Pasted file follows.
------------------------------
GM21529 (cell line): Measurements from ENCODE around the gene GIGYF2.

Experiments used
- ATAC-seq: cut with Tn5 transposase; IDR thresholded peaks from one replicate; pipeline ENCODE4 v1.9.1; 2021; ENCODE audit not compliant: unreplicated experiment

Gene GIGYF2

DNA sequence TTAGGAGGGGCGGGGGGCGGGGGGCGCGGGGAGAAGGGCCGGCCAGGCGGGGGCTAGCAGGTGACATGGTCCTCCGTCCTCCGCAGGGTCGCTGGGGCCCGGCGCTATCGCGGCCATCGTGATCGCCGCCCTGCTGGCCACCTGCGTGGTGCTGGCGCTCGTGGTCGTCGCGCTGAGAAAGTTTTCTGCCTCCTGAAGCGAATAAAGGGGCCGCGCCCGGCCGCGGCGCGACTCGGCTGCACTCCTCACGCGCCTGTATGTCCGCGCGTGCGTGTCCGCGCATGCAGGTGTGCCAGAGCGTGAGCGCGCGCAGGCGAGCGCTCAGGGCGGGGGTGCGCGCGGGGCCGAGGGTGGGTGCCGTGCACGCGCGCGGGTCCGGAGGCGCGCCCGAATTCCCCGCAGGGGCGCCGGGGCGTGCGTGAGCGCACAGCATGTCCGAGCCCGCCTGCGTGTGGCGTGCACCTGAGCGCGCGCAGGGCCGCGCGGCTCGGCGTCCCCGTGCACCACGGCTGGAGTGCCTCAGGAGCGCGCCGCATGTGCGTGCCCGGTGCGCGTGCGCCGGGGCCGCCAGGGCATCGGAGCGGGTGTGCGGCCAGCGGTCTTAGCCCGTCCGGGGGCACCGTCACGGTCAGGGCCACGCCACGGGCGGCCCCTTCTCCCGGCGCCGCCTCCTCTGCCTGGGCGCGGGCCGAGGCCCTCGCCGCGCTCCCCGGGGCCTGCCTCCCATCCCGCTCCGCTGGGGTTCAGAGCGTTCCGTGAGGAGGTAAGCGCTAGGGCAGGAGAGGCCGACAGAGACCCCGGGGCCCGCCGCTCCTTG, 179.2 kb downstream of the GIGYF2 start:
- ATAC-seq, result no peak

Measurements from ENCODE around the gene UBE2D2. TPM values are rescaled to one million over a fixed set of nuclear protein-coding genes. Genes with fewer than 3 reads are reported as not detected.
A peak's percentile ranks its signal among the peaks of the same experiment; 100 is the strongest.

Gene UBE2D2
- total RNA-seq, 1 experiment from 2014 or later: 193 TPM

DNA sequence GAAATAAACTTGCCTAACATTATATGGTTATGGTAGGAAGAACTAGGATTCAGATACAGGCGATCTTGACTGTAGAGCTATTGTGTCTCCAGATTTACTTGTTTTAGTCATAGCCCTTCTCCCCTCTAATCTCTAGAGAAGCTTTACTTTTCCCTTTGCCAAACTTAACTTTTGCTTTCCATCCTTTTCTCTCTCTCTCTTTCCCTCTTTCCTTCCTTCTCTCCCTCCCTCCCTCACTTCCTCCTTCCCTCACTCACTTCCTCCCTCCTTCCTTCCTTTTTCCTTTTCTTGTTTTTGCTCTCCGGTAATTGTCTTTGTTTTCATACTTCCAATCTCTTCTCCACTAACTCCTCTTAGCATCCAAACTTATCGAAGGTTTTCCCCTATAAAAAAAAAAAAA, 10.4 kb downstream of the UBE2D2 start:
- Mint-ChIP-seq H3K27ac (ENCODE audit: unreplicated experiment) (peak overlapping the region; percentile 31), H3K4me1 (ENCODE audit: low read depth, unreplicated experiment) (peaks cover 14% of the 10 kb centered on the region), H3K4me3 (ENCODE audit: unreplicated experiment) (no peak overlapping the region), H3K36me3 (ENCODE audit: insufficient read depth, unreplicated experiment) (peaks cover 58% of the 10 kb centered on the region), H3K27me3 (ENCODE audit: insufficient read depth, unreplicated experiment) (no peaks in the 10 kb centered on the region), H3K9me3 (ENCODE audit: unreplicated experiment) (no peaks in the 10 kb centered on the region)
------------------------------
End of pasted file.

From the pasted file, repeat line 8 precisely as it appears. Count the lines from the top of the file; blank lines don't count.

A peak's percentile ranks its signal among the peaks of the same experiment; 100 is the strongest.